2nd December 2014

She Sells Sea Shells by She_Who_Must 2007 Creative Commons

Last week saw Poetry By Heart Director, Julie Blake, taking Brighton University first year Primary Education undergraduates through their poetry performance paces!

 

Starting with some rhythm and rhyme, and not a few comic images, we kicked off by creating a register poem. I couldn’t remember the names but I could remember the cat-lovers and the girls whose names rhymed with frilly! A couple of tongue-twisters got us warmed up for reciting fast and slow, loud and low, after which we went for the full body workout with John Foster’s ‘The Dinosaur Rap’. Pity the class on the floor below… We needed a rest after that so we experimented with storyboarding as a method for really getting inside Robert Louis Stevenson’s ‘From A Railway Carriage’ and had it memorised as a class (each person taking a couplet) within half an hour. I finished by putting my money where my mouth had been all afternoon, and recited Irene McLeod’s ‘The Lone Dog’.

But why? Poetry By Heart is for 14-18 year olds? Well, since we launched in 2012, learning poems by heart has been inscribed in the National Curriculum for primary education and we have had very many enquiries from primary teachers and advisors asking us if we can help. Always happy to share what we’ve learned and to collaborate with interested colleagues, we are now working on a primary resource pack. Well, to be honest, we’re not quite sure yet if it will be a primary resource pack, or a Key Stage 2-3 pack, and we welcome all opportunities for dialogue, trialling and piloting. Please get in touch if you’d like to join the conversation:  info@poetrybyheart.org.uk.

Meanwhile, during 2013-14 we were delighted to collaborate with Dr Josie Brady and her PGCE Primary students at Birmingham City University on an action research project. Dr Brady reports on their experience here:

The NATE Conference and the Poetry by Heart Primary Project: A highlight of an academic year.

A real highlight of the 2013-14 academic year for me was the Poetry by Heart Primary Project as helping PGCE Primary students to develop pedagogies for poetry as a verbal art in primary and early years classrooms was both a tremendous challenge and a great joy. The NATE conference in Bristol in July marked the culmination of this endeavour as a group of my PGCE students presented their ideas, experiences, reflections and findings to an audience of teachers, academics and consultants.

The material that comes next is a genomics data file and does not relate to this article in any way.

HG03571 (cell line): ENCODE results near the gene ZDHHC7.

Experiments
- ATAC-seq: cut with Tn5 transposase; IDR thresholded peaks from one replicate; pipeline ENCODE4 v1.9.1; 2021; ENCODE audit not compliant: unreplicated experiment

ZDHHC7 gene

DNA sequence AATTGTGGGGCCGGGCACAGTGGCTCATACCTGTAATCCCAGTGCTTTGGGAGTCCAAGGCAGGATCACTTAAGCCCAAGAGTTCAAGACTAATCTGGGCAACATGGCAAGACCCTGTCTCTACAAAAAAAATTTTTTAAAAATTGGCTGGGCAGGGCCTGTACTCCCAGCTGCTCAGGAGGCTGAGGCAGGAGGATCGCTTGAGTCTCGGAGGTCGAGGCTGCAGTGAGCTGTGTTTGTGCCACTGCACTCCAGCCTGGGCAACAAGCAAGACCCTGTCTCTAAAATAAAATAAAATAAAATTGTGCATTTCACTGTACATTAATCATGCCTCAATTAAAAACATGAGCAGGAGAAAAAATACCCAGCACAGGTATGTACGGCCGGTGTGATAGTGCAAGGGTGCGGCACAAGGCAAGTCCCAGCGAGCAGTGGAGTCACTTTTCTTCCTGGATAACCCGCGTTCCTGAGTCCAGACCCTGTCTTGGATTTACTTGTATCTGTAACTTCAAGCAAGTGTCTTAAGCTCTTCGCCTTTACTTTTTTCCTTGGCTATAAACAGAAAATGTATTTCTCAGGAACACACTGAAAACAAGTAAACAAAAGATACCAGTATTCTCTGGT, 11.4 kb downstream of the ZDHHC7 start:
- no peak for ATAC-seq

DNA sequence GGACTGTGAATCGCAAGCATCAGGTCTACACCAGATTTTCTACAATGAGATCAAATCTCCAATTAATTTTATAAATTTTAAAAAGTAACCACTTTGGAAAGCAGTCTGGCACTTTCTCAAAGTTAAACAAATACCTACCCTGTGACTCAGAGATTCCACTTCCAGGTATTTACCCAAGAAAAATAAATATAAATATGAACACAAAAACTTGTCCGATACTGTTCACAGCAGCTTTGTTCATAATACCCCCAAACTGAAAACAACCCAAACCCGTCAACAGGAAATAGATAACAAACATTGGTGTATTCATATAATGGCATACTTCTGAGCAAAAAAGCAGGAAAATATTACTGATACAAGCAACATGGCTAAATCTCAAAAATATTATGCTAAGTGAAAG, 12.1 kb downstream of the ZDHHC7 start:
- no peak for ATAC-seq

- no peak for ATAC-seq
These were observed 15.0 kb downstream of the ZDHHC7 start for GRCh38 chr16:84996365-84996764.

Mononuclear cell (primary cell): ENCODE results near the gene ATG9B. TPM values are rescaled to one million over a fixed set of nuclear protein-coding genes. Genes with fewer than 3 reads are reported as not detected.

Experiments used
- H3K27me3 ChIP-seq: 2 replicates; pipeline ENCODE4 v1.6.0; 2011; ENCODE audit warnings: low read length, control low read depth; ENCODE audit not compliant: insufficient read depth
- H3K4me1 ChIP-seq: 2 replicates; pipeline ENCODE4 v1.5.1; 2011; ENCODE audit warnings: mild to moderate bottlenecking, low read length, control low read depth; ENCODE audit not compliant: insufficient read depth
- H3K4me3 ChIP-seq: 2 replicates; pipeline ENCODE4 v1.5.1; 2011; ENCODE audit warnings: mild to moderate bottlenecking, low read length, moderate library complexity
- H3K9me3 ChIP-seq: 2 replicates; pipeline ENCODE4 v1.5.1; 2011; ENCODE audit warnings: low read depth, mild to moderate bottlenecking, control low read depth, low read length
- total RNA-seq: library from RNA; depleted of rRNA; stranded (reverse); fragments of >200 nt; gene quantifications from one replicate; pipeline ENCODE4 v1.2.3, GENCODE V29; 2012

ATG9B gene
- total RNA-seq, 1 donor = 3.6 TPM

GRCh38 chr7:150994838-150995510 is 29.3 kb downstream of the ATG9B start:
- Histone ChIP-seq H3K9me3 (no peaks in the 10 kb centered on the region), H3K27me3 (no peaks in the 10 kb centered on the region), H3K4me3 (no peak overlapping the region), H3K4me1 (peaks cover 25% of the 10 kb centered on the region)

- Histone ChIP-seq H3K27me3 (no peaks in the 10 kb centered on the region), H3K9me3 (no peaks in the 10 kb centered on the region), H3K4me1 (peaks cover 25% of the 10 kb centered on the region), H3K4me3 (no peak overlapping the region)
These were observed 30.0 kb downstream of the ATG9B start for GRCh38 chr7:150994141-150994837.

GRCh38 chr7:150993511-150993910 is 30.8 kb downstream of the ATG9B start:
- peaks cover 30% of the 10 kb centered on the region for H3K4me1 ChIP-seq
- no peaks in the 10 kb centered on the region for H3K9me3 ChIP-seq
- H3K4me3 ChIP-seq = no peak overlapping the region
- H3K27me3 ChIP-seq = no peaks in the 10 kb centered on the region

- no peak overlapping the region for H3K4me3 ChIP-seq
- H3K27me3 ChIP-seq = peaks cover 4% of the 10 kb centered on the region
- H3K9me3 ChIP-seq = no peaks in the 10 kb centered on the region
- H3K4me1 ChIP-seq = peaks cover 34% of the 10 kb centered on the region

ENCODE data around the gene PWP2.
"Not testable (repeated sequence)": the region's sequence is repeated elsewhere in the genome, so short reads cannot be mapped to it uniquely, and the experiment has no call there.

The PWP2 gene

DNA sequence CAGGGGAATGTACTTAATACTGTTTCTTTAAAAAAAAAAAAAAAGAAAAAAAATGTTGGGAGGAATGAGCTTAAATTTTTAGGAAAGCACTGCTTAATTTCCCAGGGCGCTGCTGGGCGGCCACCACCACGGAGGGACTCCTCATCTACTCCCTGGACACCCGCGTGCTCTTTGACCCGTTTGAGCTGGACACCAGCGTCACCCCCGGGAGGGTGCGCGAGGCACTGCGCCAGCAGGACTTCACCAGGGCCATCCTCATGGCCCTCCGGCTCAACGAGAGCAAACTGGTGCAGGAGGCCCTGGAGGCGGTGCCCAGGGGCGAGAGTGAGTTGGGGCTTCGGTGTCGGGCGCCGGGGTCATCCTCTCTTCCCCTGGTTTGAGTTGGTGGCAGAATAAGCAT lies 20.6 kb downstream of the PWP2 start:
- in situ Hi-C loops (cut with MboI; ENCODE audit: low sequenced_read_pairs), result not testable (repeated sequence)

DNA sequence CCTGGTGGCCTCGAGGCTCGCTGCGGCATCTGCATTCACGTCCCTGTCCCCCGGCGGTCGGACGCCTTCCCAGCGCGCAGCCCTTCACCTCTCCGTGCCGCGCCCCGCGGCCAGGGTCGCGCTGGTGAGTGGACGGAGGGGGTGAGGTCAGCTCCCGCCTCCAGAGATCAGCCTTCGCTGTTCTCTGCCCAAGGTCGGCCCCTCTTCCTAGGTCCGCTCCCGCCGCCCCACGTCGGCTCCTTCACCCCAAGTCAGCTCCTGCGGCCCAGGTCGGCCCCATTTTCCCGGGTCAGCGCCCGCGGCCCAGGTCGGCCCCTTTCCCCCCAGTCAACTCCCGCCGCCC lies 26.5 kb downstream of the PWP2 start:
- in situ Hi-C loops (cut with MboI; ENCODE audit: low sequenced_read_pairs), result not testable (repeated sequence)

Presenting at the NATE conference Bristol July 2014

Looking at the above photo now, I still feel that rising swell of pride and I know students were overjoyed at the positive responses they received. Thank you NATE delegates and thank you Poetry by Heart for making the project possible and supporting us along the rocky way!

Before I sign off, I leave the last words to two of my students, Emily and Kate, who are of course, now fully qualified teachers enjoying and enduring the highs and lows of busy Autumn terms.

“Being part of a project that has collaborated with Poetry by Heart has been a fantastic experience. I had undertaken a very successful project on poetry memorisation in a primary school with thirty 7 and 8 year olds and needless to say I was apprehensive about the outcomes initially. However, I found that not only did the children gain a lot from the project but I did too. My enthusiasm and knowledge of poetry, and poetry from memory, has dramatically increased and having the opportunity to discuss the outcomes at the NATE conference is something that I will always treasure. The support from Poetry by Heart, Julie and Tim in particular, has been fantastic and this collaborative project, I feel, has been extremely successful. The thought of implementing poetry memorisation and recitation into primary schools is now such an exciting thought and I think I can say that speaking not only for myself but other PGCE graduates who were involved in the project too.” Emily

“Going to NATE and sharing, alongside fellow students, my learning journey with professionals was a fantastic experience. Just to be able to hear other people’s opinions on what we have done and where we could go from there was very interesting. It gave me fresh insights which were truly enlightening.”  Kate

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National Poetry Day and Poetry By Heart

17th October 2014

James reciting at the Poetry Podium in Bristol

National Poetry Day on October 2nd saw members of the Poetry By Heart team hit the road in search of some poetry inspired adventures. Poetry pilgrims Alison Powell, Kath Lee and Tom Boughen share some tales below.

 

Alison Powell (Regional Development Coordinator for the South West) organised an innovative “Poetry Podium” event in Bristol.

 The (Loud) Sound of Sense

How do you make a three-year-old, a distant relative of Andrew Marvell and a retired dancer from Bristol happy?  By giving them the chance to read poetry in public apparently.  To celebrate this year’s National Poetry Day the South West contingency of PBH came up with the Poetry Podium, a flash-mob-style, open-air event in which members of the public were encouraged to join us on College Green in Bristol and read their favourite poem out loud.  And by loud, I mean really loud.  As in, through a megaphone loud!

Robert Frost claimed that poetry has a ‘sound of sense’ and can ‘communicate through its sound even before we grasp its semantic meaning.’  The sound of poetry blasting across the city centre’s favourite picnicking spot brought smiles, laughter and, when Keith Walker read his eulogy to his wife and dance partner, a few poignant tears.  Tim Popple, director of music at Bristol Cathedral, delighted us with ‘Bermudas’, chosen because of his relation to poet Marvell.  And three-year-old Autumn sang to us that famous 19th century poem ‘The Star’ by Jane Taylor (aka ‘Twinkle, Twinkle’).